If you decide a destination wedding is for you, then be prepared to apply the flexibility you've acquired in yoga class to planning your wedding; it won't always be possible--or affordable--to fly to your wedding reception site every time you need to make a decision, i.e. you might have to let someone else figure out the flatware or leave the seating assignments to email. Those experienced in destination weddings say micro-managers bent on control should definitely think twice before embarking on the long-distant odyssey of planning a wedding from hundreds, or thousands, of miles away.
Frye adds, "Destination weddings are probably not for those people who've planned their wedding in their minds for years, and they're certainly not for control freaks. I liked the idea of doing something different, and I loved the idea of not having to interview a hundred florists. Our wedding wasn't free but we were able to negotiate a great rate at La Jolla de Mismaloya. We even had a huge mariachi band for the event."
Rules, regulations and hurricanes
Just a few of the important questions to ask before you decide where to have your destination wedding are: When is the best time of year to visit? Is there a hurricane season? Are there enough activities for family and friends to enjoy between planned events? Can you choose from wedding packages or is everything ala carte? And, is there an on-site wedding coordinator to help you with your long-distance arrangements? Wherever you decide to have your destination wedding, it's imperative that you get everything in writing and have agreements for catering, cake and flowers to refer to should problems arise.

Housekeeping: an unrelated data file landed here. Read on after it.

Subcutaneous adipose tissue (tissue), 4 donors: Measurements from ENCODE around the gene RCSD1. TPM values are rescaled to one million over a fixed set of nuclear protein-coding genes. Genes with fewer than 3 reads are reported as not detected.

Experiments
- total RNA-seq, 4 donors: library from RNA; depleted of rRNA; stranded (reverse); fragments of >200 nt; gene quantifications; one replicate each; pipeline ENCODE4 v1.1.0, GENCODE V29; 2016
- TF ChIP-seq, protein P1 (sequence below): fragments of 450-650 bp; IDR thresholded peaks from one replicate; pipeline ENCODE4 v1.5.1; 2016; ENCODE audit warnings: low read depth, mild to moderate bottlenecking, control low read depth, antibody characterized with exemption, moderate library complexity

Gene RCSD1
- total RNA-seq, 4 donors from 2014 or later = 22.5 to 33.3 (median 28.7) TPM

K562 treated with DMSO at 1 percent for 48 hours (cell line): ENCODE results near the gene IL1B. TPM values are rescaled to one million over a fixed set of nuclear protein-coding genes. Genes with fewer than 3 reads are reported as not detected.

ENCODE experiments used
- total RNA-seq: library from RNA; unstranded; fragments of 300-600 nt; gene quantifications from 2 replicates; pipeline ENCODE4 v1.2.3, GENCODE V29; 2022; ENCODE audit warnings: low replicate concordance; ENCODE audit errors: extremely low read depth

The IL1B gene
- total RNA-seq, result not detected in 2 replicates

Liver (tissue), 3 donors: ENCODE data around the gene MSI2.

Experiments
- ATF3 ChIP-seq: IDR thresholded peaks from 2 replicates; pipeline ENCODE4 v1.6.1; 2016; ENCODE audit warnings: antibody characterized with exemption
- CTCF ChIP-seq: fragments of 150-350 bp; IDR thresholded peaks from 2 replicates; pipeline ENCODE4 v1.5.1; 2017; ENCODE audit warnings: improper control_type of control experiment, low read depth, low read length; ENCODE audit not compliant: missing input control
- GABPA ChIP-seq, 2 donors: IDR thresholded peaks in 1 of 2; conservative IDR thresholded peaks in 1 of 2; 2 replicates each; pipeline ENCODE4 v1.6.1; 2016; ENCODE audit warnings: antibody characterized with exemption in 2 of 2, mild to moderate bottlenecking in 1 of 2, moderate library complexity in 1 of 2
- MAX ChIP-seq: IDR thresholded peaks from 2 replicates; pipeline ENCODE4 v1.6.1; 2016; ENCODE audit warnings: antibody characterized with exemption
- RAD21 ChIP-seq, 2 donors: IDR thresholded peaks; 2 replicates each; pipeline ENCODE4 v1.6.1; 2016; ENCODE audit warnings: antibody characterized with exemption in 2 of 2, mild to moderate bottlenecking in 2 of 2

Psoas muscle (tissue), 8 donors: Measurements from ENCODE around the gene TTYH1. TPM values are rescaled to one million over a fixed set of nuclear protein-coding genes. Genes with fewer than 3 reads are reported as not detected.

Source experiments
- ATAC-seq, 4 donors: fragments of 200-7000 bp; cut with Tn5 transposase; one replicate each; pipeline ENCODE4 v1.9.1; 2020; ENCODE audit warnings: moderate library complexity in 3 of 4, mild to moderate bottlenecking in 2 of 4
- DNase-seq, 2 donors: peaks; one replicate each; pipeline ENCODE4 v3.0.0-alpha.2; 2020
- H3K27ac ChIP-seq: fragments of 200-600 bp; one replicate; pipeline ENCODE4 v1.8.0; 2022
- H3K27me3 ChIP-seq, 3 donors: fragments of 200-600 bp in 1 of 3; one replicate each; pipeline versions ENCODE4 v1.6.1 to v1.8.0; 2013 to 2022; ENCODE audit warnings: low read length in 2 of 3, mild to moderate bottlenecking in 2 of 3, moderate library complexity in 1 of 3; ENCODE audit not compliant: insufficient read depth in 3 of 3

For ideas on where to plan your weddingmoon, check out the book The Most Romantic Resorts for Destination Weddings, Marriage Renewals & Honeymoonsby Paulette Cooper and Paul Noble. There are also travel companies that specialize in destination weddings--The Wedding Experience/305-421-1260 and Weddings on the Move are two prominent ones--that will not only help you make the most of your budget, but work with you to find the best possible locale. Additionally, these agencies tend to be knowledgeable about local marriage laws, a very important factor as these can vary greatly from country to country. You don't want to be caught at the altar without the proper documentation, which can run the gamut--from blood tests to residency requirements. For example, in the Bahamas there's a 24 residency requirement (easy enough to abide by), a $40 fee, and proof of arrival on the islands, among a handful of other official documents. In England there's a seven-day residency required and the fees can vary depending on region and the type of ceremony. St. Maarten tips the scales with fees reaching as high as $204 and a 10-day residency, a rule that's perhaps inspired some to take their honeymoon before going to the altar.